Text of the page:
UN envoy and Syrian government agree to send fact-finding mission to Aleppo



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BEIRUT — The United Nations envoy to Syria is sending a mission to the contested city of Aleppo to determine the situation on the ground and help ensure that humanitarian aid can reach civilians in need if a local truce is reached, the U.N. said Sunday.

The envoy, Staffan de Mistura, is in Damascus for talks with Syrian officials to try to arrange a "freeze" in fighting in Aleppo, which has been divided into government- and rebel-held districts since mid-2012. He envisions a local truce as the first step toward a wider easing of hostilities, although his plan has been greeted with skepticism by activists, analysts and the opposition.

U.N. spokesman Stephane Dujarric said de Mistura will continue talks with President Bashar Assad's government to try to implement the local truce. He did not provide a timeframe for the Aleppo trip, but outlined its goals.

"The mission will aim to assess the situation on the ground and to ensure that, once the freeze is announced, humanitarian aid can significantly increase, and to prepare arrangements to follow up on violations of the freeze," Dujarric said in a statement.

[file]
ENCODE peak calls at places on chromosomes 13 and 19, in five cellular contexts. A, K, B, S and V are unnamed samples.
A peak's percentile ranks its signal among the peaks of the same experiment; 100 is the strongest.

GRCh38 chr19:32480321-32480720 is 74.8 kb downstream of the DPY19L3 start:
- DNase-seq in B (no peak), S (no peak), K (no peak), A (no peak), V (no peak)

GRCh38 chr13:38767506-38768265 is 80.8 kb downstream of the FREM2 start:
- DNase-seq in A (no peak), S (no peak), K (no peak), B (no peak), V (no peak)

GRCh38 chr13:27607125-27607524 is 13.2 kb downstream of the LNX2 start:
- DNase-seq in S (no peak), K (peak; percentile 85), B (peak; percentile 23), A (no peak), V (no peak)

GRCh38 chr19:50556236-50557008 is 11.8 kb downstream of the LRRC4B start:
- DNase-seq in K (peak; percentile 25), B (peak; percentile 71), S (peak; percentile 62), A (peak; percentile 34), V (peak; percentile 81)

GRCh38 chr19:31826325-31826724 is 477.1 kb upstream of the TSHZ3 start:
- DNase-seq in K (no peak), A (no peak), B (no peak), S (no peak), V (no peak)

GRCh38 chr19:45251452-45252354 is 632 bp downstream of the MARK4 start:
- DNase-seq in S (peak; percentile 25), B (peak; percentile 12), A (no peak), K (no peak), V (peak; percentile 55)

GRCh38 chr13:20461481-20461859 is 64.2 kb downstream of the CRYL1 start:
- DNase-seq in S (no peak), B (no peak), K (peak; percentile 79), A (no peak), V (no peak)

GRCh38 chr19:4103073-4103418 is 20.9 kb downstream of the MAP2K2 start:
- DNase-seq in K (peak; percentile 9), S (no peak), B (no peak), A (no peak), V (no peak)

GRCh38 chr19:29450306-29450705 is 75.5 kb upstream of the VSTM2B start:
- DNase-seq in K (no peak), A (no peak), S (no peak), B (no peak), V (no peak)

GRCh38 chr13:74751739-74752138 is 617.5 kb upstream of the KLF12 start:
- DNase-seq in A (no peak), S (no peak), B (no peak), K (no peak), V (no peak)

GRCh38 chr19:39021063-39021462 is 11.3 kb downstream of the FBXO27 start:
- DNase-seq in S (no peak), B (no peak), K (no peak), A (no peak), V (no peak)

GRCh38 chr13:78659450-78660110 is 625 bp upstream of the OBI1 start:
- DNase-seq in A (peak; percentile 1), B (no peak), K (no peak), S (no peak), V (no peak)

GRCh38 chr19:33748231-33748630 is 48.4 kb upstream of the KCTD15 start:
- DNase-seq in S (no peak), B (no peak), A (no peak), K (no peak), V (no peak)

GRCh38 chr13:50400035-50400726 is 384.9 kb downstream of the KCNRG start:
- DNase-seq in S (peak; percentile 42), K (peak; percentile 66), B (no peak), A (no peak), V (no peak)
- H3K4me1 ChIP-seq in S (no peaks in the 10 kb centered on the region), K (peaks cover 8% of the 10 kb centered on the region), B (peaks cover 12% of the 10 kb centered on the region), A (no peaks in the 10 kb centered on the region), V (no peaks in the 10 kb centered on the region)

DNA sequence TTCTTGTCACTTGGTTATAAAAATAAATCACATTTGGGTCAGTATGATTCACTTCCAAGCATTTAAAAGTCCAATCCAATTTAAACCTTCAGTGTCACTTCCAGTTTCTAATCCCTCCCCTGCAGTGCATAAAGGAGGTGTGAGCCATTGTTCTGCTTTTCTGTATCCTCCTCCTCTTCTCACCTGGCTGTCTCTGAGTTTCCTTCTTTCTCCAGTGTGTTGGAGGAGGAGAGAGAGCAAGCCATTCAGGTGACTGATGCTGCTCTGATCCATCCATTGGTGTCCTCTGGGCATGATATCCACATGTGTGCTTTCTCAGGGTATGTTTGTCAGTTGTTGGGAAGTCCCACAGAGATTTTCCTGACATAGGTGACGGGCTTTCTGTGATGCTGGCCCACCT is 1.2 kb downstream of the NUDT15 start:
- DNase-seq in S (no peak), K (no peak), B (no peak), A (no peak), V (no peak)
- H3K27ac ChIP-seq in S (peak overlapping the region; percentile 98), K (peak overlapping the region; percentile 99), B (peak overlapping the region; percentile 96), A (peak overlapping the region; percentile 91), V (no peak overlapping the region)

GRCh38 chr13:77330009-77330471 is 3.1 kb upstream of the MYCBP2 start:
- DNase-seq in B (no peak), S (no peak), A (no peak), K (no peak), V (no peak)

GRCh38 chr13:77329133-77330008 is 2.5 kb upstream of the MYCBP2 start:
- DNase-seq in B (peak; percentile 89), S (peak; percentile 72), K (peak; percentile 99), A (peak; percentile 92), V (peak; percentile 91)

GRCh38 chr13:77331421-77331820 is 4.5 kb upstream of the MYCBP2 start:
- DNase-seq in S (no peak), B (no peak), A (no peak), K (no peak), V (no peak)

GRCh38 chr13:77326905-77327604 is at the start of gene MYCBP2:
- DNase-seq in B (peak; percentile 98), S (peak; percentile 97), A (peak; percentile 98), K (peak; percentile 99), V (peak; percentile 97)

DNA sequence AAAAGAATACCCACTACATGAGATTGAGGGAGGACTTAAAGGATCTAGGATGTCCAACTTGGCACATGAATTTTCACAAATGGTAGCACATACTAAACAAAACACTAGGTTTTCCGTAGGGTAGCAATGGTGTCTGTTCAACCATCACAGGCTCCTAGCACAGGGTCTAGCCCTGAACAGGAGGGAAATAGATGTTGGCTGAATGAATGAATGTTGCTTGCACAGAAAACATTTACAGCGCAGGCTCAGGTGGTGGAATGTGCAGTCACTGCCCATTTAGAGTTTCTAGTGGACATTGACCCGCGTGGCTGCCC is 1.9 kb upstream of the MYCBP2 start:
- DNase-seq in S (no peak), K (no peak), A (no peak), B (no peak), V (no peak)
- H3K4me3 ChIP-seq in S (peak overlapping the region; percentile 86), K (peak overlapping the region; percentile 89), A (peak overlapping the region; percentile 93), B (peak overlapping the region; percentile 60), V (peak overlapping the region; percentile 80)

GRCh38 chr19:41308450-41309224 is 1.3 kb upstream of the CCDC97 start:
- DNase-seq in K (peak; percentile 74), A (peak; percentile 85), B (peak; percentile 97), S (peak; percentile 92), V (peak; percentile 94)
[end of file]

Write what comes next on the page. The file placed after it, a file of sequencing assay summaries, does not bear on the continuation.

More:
De Mistura has already secured a commitment from the Syrian government to suspend airstrikes and artillery shelling in Aleppo for six weeks. The U.N. envoy still needs the armed opposition's support for the freeze plan, which could prove challenging with the multitude of rebel groups operating in the city.

The government, meanwhile, has repeatedly agreed to international peace efforts while simultaneously ignoring the commitments it has made under them.

Also Sunday, the U.S.-backed Hazm Movement rebel group announced it was dissolving and joining the Levant Front — an umbrella group of Islamist and mainstream brigades in Aleppo province.

Hazm said in a statement posted online that its decision was spurred by heavy fighting in recent days that saw its bases overrun by the al-Qaida-affiliated Nusra Front.

Hazm's move is unlikely to have a dramatic impact on the battlefield, but it highlights the struggles of Western-backed opposition factions to remain relevant in the face of Islamic extremists like the Nusra Front and Islamic State group.

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